Chrono Crusade - Rosette's Watch Tutorial
The first step in the process is to get a 2" pocketwatch, a sheet of 2mm foam , some .020 styrene...
...and a cardboard tube (A toiletpaper tube works well...)
Hotglue a 2" wide band of styrene to the bottom of the tube and close it with a circle of styrene at the bottom. Then mark off where you want the top, bottom and face of the watch to go.
Cut a hole in the middle of tube, then rip the cover of the watch off (and remove the chain if it has one.) Hotglue the watch face-out into the middle of the tube...
Cut a 2" strip of 2mm craft foam and hotglue it around the top of the watch. Then cover it with styrene, leaving the hole open at the top...
The next step in the process being the building of the watch casing. First thing I did was put a sheet of foamcore next to the cardboard tube and mark off where I wanted the curve of the casing to go:
I then cut out the shape, (cut out another similar shape and glued both together to achieve a shape with the thickness of about 1/2" or so.) I then glued the shape to the side of the tube like so:
I then repeated the process on the other side of the watch. To create the front of the watch casing, I worked out the shape of the 4 sections which would make up the casing surface. I then cut the sections out of styrene and hotgluted a layer of 2mm craft foam underneath them.
I then hotglued the sections to the watch...
Here's a closer look...
That done, the next step was to create the 4 little screws in front (which I did by dabbing hotglue lightly around the face of the watch:
I made the back of the watch casing much like I did the front (only this time I don't leave a hole in the middle of the pieces for the watch face.)
The casing itself should look something like this at this point:
I now hotglue a strip of styrene over the casing edges to cover up the foamcore/clean them up.
Next step: to create the ridged look on the edges, I lay down thin lines of hotglue like so:
With the casing completed, the next step in the process is to make the watch's outer wire frame. (This frame will open and close, just like it does in the series.) The wire I'll be using to make the frame is armature wire:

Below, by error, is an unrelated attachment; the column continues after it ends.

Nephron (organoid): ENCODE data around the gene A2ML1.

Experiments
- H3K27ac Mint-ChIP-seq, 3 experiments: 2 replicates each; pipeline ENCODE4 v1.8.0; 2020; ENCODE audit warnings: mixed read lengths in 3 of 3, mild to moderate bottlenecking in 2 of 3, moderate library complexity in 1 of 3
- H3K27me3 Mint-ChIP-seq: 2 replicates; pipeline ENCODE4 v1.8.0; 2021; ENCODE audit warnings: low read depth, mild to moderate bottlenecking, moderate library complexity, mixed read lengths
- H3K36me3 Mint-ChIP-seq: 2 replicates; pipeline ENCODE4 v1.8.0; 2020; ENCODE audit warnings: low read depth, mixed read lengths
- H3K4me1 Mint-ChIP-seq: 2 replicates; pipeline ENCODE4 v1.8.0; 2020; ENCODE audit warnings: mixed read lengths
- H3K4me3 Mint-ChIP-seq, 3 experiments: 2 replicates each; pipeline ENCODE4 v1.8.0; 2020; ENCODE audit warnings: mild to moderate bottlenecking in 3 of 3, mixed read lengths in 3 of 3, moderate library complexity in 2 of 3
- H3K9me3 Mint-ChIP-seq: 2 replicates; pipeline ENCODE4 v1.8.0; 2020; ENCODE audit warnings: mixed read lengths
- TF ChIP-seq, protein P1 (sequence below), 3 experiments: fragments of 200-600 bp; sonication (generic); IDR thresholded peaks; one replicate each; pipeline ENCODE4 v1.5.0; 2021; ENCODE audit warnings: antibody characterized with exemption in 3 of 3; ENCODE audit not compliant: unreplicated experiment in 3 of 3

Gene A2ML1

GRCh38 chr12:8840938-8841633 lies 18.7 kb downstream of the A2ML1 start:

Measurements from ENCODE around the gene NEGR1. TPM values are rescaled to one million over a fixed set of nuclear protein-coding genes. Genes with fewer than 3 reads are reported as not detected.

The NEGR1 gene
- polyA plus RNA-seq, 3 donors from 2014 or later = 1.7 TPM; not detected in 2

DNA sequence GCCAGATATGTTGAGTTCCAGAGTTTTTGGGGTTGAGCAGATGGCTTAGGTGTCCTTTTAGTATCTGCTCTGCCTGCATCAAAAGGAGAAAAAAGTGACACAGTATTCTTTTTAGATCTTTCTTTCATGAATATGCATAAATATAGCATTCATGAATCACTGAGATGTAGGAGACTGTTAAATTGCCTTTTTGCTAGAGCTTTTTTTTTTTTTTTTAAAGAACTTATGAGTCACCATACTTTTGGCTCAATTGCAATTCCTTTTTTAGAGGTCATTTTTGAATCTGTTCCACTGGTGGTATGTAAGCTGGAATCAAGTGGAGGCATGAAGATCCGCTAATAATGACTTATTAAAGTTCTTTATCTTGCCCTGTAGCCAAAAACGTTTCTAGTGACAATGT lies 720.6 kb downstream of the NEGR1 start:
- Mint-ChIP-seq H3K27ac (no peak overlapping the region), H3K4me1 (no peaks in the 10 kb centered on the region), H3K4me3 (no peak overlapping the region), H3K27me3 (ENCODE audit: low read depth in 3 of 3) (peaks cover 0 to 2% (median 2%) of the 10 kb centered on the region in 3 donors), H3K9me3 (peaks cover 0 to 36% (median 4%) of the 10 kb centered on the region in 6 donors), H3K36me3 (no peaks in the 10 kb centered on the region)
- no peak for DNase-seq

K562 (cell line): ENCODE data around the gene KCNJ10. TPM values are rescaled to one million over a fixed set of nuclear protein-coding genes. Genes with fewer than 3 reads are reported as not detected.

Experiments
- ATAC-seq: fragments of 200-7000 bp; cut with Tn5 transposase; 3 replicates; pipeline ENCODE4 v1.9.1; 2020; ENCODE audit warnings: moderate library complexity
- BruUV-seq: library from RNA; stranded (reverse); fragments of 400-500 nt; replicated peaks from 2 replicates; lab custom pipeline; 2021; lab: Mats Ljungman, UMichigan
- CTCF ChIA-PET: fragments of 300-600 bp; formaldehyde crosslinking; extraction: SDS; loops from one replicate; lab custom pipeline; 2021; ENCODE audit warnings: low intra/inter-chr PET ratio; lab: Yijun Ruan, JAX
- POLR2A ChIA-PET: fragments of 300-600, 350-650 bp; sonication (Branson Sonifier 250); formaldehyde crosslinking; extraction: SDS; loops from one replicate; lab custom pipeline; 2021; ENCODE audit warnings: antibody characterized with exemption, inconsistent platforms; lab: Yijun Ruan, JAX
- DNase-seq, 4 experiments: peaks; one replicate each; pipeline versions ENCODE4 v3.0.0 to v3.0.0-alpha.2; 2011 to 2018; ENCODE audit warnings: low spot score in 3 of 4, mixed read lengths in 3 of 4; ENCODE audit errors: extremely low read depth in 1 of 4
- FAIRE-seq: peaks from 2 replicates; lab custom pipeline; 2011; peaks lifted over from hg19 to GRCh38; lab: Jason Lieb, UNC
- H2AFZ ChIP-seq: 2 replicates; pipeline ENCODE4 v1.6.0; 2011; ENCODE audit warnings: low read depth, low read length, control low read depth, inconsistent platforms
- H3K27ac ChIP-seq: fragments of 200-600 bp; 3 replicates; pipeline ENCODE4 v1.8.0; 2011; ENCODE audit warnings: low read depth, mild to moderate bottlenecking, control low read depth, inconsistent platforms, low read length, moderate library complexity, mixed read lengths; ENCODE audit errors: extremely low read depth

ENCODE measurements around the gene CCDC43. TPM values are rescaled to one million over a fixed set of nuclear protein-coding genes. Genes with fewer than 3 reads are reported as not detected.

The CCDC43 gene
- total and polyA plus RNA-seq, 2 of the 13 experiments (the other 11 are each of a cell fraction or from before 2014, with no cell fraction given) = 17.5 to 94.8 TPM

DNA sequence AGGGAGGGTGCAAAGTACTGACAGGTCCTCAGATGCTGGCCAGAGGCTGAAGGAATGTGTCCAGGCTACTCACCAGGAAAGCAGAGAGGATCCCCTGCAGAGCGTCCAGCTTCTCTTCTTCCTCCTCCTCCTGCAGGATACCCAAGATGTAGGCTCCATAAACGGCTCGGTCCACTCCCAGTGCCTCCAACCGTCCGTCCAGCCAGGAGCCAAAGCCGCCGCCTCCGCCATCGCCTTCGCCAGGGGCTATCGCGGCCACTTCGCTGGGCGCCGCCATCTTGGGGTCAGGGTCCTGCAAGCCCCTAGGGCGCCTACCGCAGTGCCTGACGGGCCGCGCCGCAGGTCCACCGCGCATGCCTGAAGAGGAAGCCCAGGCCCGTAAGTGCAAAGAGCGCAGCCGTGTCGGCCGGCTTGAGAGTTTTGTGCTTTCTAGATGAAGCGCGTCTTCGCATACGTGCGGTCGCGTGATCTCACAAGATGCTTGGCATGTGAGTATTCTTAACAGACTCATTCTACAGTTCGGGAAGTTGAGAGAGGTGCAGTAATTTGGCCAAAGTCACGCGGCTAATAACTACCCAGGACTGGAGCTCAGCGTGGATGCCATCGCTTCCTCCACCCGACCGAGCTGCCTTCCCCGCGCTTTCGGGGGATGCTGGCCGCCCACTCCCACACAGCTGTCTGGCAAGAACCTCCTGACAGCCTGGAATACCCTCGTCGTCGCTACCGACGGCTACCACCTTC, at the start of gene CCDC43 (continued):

I bought mine awhile ago at Michael's crafts (although I don't think they stock it anymore. You might have to go online to a sculpture supply site or look around on ebay for similar wire.) The armature wire is about 4-1/2 mm wide and is soft enough to bend in one's hands, a fact which can be problematic, because wire that soft can't have any sort of pliers used on it- it'll scratch. So you'll just have to bend and manipulate it using only your hands.
You'll have to study the reference pictures closely to get a good idea of how the wire should bend. This is, by far, the hardest part of the project. (It is for me at least, I can spend a good 1/2 hour to an hour trying to get even ONE wire shaped into a suitable bracket form. If you can manage to bend it like it is in the reference pictures, the back of the watch will look something like this:)
Cut a square out of the styrene and hotglue it over the wire and to the back of the casing, like so. (Don't hotglue the square to the wire ITSELF - you want the wire to be free to move like a doorhinge.)
With the watch's wire brackets in place, the next thing to do is to make the removable cap for the watch. (The cap doesn't NEED to be removable, if you don't have a pressing need to access the top of the pocketwatch inside the casing. ) To make the removable cap, hotglue a strip of styrene around the inside of the top of the cardboard tube in such a way that it stands about 1/4" above the edge...
I made the cap out of styrene and 2mm craft foam. (A simple circle with a strip around it - it shouldn't be too hard to figure out...)
And here's what the cap looks like when it's on...
One last detail for the watch casing - the cone-like, time-setting thingies on the sides. These I had to make out of sculpey and thick wire...
I poked holes in the sides of the watch casing and glued the cones in like so:
Oh, and because I had to suspend the watch from a chain, I needed to hotglue loops of wire to the back (making sure they were strong enough to hold the chain securely).
The next step was to paint the watch, which I did entirely using testor's model brown and gold paints. One exception - the cone parts, since they were made of sculpey, had to be painted with gold acrylic. (Testor's doesn't dry on Sculpey...) Note how the side brackets are open in this picture:
Once the watch was dry, I suspended it from a heavy gold chain that I had bought in the jewelry section of a thrift store.
And that's it.
Questions? Comments? Leave 'em below or e-mail me at dietzt@REMOVEMEcloudnet.com
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